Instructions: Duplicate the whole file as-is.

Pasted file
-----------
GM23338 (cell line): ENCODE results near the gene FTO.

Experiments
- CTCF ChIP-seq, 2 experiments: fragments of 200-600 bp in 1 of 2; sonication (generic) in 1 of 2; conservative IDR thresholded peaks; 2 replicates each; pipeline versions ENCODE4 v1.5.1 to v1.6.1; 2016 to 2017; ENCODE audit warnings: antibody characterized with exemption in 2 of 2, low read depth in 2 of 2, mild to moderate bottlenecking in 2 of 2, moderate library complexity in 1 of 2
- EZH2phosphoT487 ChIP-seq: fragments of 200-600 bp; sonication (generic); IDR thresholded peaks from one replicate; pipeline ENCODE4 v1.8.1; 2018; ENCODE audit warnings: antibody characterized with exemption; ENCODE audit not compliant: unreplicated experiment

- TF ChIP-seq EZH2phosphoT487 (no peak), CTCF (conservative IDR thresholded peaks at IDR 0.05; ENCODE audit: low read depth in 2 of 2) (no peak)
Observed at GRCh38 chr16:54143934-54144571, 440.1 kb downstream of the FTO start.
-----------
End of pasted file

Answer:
GM23338 (cell line): ENCODE results near the gene FTO.

Experiments
- CTCF ChIP-seq, 2 experiments: fragments of 200-600 bp in 1 of 2; sonication (generic) in 1 of 2; conservative IDR thresholded peaks; 2 replicates each; pipeline versions ENCODE4 v1.5.1 to v1.6.1; 2016 to 2017; ENCODE audit warnings: antibody characterized with exemption in 2 of 2, low read depth in 2 of 2, mild to moderate bottlenecking in 2 of 2, moderate library complexity in 1 of 2
- EZH2phosphoT487 ChIP-seq: fragments of 200-600 bp; sonication (generic); IDR thresholded peaks from one replicate; pipeline ENCODE4 v1.8.1; 2018; ENCODE audit warnings: antibody characterized with exemption; ENCODE audit not compliant: unreplicated experiment

- TF ChIP-seq EZH2phosphoT487 (no peak), CTCF (conservative IDR thresholded peaks at IDR 0.05; ENCODE audit: low read depth in 2 of 2) (no peak)
Observed at GRCh38 chr16:54143934-54144571, 440.1 kb downstream of the FTO start.